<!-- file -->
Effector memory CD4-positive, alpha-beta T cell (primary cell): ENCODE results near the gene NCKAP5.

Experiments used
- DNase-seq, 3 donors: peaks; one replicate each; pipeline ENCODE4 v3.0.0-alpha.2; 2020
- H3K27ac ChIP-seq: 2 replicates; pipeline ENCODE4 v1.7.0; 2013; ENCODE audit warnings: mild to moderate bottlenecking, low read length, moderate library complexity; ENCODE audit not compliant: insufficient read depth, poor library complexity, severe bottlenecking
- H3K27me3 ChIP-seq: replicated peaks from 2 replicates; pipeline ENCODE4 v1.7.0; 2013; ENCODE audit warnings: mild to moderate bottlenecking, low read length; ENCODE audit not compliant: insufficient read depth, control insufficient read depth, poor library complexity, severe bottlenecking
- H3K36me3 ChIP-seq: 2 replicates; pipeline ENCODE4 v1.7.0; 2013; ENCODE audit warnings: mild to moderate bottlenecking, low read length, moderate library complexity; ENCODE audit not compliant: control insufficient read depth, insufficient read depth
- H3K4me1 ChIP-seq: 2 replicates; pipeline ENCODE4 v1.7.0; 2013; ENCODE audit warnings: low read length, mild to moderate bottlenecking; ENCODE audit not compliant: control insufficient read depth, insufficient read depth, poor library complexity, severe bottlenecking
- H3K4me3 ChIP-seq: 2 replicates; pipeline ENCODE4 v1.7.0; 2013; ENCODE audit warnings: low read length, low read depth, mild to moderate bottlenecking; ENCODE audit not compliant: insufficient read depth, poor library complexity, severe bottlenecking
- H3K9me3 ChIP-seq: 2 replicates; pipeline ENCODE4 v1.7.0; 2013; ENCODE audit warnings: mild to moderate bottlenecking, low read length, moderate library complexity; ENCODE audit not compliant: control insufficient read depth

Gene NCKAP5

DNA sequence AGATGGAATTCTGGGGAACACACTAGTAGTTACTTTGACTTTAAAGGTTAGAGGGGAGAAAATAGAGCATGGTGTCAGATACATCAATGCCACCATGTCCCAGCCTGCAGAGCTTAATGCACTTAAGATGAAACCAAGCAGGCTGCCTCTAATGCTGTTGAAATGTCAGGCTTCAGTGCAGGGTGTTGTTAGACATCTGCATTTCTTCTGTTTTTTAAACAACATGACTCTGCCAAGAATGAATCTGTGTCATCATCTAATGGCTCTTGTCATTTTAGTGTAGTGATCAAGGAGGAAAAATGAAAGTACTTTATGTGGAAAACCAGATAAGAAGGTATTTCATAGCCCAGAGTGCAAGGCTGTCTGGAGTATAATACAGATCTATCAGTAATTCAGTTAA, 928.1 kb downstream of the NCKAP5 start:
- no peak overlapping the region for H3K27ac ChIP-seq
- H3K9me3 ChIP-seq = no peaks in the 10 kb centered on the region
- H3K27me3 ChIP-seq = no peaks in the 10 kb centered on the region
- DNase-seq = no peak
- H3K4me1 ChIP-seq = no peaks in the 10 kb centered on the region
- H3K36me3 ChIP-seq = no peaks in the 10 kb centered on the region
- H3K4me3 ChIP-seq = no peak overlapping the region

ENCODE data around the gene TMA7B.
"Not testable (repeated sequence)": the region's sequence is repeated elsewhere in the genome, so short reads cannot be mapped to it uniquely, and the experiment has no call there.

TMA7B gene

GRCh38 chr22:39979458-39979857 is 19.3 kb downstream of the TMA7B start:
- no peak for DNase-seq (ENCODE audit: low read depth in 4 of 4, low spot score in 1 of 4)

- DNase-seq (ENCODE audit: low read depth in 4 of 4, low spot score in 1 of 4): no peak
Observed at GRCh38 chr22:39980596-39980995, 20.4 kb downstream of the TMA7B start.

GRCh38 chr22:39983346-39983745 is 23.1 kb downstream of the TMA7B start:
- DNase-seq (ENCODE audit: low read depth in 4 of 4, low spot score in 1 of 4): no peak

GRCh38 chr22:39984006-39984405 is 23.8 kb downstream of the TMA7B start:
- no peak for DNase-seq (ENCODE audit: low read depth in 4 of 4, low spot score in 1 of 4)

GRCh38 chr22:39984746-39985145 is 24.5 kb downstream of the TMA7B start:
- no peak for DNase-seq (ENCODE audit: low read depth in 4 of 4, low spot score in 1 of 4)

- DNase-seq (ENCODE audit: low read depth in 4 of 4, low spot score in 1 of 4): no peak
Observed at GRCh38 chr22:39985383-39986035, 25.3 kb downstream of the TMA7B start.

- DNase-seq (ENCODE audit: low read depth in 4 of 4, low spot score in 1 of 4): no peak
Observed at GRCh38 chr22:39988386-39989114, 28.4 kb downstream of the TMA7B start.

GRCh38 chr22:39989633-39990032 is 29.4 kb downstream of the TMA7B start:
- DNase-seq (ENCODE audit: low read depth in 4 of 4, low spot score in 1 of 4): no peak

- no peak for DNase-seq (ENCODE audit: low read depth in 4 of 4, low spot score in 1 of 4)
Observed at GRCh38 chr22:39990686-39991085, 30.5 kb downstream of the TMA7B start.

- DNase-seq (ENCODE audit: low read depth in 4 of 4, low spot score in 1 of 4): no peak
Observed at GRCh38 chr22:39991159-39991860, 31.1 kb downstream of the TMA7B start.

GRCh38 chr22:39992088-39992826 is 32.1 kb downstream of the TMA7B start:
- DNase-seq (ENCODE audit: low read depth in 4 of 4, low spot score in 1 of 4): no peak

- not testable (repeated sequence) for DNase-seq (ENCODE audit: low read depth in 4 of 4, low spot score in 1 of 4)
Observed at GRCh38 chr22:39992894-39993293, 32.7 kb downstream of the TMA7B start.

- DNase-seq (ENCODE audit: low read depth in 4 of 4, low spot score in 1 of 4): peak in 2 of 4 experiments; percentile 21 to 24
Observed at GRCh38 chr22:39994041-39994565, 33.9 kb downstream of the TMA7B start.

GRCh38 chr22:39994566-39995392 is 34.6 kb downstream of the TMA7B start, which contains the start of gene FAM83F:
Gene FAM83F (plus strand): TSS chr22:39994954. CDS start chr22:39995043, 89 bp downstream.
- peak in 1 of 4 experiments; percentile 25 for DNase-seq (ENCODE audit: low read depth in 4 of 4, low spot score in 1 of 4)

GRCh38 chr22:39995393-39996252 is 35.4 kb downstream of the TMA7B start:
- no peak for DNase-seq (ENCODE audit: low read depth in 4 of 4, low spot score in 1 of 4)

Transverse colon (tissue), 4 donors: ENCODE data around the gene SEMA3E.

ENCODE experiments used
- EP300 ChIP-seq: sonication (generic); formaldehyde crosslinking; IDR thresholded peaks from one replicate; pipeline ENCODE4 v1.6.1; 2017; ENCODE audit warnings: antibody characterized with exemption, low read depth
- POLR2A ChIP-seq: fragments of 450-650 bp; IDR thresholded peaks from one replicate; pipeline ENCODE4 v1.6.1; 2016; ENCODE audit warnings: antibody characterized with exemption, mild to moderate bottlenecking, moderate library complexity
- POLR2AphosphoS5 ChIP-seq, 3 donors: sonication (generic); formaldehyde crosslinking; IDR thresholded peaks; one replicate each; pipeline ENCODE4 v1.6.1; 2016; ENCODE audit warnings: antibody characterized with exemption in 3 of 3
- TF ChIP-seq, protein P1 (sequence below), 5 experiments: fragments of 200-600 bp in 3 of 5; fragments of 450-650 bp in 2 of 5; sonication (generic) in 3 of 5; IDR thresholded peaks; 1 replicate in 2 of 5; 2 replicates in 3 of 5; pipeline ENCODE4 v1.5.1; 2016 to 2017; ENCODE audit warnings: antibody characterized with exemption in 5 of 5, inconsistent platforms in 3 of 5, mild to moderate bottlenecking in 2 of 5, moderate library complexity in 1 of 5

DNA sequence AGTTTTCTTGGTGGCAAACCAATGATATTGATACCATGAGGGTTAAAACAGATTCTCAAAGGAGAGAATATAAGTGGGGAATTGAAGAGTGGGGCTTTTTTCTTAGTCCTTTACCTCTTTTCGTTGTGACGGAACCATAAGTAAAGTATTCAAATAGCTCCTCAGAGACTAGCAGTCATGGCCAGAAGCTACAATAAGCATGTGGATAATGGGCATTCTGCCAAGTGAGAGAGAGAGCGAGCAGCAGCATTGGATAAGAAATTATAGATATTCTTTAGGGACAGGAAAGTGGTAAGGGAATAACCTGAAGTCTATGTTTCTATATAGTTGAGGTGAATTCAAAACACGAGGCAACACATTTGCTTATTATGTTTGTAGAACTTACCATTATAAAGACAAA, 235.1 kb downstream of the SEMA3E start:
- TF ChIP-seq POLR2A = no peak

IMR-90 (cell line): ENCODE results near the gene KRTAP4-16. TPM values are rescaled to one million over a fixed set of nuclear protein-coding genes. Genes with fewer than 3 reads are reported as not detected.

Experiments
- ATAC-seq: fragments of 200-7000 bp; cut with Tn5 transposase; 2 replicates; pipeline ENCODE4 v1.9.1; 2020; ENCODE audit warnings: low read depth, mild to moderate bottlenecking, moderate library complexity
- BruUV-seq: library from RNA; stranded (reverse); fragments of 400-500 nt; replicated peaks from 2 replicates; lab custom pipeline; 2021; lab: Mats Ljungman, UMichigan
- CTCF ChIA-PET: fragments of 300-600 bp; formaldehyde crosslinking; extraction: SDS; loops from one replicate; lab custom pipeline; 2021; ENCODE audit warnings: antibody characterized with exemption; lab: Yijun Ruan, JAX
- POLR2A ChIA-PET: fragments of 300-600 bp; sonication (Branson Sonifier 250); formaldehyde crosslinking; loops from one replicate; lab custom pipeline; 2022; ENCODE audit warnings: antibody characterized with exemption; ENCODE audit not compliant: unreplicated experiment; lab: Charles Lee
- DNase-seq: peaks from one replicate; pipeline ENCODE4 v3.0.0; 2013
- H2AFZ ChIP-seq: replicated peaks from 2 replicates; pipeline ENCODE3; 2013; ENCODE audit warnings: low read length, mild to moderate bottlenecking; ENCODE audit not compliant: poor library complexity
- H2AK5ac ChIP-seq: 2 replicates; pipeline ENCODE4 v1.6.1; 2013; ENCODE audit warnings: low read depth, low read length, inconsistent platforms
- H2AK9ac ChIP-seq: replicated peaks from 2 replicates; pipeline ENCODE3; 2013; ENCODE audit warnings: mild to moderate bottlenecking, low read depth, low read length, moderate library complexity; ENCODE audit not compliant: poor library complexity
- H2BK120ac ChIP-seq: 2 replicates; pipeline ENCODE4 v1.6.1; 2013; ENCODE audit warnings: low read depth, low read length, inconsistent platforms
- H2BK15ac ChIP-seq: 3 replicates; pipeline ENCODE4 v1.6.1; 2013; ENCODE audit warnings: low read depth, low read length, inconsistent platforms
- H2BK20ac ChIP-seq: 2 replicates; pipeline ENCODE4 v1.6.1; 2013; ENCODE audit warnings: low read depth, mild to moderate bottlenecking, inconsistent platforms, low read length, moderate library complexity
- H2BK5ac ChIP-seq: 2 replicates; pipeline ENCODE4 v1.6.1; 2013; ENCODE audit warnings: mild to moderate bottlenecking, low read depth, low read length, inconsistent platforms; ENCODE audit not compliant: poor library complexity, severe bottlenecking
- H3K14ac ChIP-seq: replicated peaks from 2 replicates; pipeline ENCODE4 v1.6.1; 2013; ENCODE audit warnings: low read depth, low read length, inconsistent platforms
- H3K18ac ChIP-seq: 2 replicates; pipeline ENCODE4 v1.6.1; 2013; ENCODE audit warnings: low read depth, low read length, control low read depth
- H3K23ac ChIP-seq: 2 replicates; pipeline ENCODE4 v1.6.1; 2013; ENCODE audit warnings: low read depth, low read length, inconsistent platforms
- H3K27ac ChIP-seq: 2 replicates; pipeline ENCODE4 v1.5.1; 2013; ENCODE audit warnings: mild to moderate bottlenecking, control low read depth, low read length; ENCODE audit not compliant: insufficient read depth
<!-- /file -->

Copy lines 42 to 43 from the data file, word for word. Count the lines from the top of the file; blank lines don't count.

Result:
GRCh38 chr22:39992088-39992826 is 32.1 kb downstream of the TMA7B start:
- DNase-seq (ENCODE audit: low read depth in 4 of 4, low spot score in 1 of 4): no peak